Graphic novels | BookScan’s January list of the Top 20 graphic novels sold in bookstores shows a bit more variety than the previous month, in which 10 of the slots were taken by volumes of The Walking Dead. This time it’s just
six, with Building Stories, Saga, and the latest volumes of Sailor Moon and Fables cracking the Top 10. An adaptation of the Book of Revelation from evangelical publisher Zondervan was No. 9, followed by perennial bestseller Watchmen. (Note: The original version erroneously reported the number of Walking Dead titles in the Top 20.) [ICv2]
Creators | Paul Pope talks about his graphic novel Battling Boy, due out this summer, as well as the prequel comic The Death of Haggard West, which will released in in July. [Kotaku]
- Alison Bechdel’s Are You My Mother?: A Comic Drama
- Leela Corman’s Unterzakhn
- Sammy Harkham’s Everything Together: Collected Stories
- Spain Rodriguez’s Cruisin’ With the Hound: The Life and Times of Fred Toote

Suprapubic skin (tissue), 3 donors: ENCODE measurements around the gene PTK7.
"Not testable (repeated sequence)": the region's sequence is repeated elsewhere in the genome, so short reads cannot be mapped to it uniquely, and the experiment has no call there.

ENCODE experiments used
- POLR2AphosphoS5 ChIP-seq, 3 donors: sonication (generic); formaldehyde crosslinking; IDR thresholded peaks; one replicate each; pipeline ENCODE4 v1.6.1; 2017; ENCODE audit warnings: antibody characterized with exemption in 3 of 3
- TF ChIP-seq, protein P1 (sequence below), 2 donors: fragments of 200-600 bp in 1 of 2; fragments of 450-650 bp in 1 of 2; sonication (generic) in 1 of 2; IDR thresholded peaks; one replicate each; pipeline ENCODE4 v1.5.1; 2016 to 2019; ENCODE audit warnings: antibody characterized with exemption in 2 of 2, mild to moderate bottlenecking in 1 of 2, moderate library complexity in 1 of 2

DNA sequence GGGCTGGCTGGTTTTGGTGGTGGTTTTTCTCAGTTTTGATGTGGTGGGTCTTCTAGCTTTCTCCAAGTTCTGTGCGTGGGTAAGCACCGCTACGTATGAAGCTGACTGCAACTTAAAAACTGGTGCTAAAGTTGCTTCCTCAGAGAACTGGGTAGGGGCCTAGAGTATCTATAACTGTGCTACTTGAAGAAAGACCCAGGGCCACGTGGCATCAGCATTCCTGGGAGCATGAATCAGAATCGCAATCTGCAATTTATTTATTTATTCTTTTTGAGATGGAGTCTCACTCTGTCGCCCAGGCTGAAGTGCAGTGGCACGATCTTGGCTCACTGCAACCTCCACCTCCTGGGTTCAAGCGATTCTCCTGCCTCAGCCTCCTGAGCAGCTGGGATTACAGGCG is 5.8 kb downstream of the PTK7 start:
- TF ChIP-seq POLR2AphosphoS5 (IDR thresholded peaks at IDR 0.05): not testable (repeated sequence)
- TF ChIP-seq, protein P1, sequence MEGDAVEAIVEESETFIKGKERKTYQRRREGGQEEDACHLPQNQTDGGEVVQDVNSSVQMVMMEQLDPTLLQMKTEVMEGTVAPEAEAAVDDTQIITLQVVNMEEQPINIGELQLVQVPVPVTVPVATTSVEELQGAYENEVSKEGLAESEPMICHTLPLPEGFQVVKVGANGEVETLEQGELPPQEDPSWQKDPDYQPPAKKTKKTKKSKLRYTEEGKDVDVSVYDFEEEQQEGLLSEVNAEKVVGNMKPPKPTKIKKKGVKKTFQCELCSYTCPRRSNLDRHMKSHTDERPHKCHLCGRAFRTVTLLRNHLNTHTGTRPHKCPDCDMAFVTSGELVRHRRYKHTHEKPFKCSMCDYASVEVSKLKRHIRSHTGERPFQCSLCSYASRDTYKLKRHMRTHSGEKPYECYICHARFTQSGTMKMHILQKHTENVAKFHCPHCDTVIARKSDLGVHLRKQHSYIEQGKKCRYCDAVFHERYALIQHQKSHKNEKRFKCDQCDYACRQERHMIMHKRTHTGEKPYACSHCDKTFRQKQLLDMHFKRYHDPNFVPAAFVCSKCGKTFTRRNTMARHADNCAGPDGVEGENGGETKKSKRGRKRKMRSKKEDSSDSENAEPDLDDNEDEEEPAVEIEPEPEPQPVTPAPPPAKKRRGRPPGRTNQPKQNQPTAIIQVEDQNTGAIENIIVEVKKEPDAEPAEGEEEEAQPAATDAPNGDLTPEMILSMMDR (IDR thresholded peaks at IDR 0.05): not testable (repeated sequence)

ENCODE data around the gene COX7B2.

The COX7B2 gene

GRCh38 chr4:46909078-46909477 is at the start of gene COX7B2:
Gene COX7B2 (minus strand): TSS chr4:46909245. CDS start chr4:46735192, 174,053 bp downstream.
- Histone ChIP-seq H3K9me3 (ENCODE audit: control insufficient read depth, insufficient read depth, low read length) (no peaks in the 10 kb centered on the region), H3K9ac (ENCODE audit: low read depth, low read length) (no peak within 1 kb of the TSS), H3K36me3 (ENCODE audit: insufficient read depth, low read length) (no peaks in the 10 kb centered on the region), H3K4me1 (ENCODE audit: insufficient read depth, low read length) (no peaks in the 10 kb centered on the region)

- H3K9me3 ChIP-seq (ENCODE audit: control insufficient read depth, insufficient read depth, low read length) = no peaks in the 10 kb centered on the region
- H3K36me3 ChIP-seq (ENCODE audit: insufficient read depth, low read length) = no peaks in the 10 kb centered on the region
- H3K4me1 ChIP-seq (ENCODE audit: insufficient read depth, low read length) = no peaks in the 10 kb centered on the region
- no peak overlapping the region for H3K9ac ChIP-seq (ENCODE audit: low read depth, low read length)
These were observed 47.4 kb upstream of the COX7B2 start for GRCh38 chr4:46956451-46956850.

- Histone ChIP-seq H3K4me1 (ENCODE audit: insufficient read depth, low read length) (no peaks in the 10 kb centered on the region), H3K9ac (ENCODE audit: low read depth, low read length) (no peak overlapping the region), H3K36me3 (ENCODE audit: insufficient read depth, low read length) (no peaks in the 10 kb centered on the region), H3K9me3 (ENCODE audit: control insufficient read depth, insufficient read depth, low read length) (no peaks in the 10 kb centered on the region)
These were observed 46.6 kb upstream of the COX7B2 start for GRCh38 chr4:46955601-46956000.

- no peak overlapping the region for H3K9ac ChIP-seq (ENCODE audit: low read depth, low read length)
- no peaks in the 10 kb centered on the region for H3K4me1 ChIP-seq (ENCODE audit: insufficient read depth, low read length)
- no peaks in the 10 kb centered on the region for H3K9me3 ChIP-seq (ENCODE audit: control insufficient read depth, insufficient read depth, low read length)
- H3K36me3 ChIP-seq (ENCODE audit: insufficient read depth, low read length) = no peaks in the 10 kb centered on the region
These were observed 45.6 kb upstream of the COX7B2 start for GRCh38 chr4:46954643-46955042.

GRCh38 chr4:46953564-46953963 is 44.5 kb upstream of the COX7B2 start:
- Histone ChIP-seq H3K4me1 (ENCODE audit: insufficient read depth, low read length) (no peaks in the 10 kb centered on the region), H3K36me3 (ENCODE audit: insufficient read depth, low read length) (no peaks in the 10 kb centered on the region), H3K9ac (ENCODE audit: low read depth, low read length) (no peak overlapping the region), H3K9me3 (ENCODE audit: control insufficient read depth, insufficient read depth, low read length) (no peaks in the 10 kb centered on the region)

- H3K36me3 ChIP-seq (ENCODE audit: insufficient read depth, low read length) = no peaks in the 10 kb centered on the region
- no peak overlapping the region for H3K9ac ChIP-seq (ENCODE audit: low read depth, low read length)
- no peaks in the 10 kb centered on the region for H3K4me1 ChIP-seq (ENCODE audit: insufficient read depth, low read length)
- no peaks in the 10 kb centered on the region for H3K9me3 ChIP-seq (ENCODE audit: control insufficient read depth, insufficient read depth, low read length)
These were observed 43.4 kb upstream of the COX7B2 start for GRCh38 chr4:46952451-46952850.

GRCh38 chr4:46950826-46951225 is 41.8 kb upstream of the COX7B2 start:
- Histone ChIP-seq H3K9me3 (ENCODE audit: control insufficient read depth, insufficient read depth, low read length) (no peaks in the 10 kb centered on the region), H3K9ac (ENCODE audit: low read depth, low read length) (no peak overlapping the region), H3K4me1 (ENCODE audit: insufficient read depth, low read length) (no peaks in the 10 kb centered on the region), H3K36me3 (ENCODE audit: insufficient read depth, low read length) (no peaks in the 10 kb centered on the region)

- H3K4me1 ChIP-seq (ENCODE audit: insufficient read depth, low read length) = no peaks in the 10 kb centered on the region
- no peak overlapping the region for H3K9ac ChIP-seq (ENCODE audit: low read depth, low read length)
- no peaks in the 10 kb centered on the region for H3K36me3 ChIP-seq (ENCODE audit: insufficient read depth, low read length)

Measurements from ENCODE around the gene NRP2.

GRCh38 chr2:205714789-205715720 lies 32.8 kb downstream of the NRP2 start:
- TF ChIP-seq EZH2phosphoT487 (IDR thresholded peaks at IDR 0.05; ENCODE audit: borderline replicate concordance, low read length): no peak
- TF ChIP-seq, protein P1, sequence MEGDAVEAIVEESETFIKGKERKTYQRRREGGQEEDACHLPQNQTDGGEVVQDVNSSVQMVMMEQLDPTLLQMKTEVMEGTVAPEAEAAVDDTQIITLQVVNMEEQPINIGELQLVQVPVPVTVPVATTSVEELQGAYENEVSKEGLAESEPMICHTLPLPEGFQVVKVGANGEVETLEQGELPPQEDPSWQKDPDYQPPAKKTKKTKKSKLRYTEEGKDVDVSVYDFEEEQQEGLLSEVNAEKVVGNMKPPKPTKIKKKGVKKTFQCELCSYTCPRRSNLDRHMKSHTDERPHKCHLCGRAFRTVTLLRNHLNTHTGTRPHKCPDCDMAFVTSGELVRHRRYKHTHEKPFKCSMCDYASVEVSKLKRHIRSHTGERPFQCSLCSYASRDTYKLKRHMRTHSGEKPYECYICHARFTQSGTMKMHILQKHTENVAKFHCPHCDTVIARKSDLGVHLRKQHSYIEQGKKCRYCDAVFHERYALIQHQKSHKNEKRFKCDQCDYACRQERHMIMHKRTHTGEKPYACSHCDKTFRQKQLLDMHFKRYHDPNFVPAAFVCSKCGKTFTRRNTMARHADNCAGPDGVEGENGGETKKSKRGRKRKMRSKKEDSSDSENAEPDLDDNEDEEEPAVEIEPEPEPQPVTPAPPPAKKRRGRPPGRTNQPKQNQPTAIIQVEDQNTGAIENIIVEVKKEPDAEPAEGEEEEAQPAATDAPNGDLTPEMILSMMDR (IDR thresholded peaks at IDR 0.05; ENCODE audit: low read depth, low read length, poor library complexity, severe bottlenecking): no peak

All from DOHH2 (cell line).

- Chris Ware’s Building Stories
The winner will be announced April 19. This is the fourth year that graphic novels have been included, and not surprisingly, given that this is a book award, the selections generally have an artistic/literary bent.
Unlike the Eisners, the LA Times awards do not accept nominations from the field; the three judges in each category are responsible for making the selections. Unlike the Eisners and other comics awards, the LA Times doesn’t make a big deal over who the judges are; I couldn’t find a list anywhere, although past judges get a mention here and there.
Anyway, given that any set of awards nominations is really just a starting point for discussion, feel free to comment on what books should — and shouldn’t — have made the shortlist.
Comics | The Wall Street Journal takes a look at comics as investments. Interestingly, while the rare, old issues bring in the big money, some more recent comics, like the first issue of Saga, have appreciated quite a bit. There’s also an accompanying video. [The Wall Street Journal]
Retailing | ComicsPRO, the comics retailers’ association, held its annual meeting over the weekend in Atlanta, where the group bestowed its Industry Appreciation Award on Cindy Fournier, vice president of operations for Diamond Comic Distributors. Thomas Gaul, of Corner Store Comics and Beach Ball Comics in Anaheim, California, also was elected as president of the board of directors. [ComicsPRO]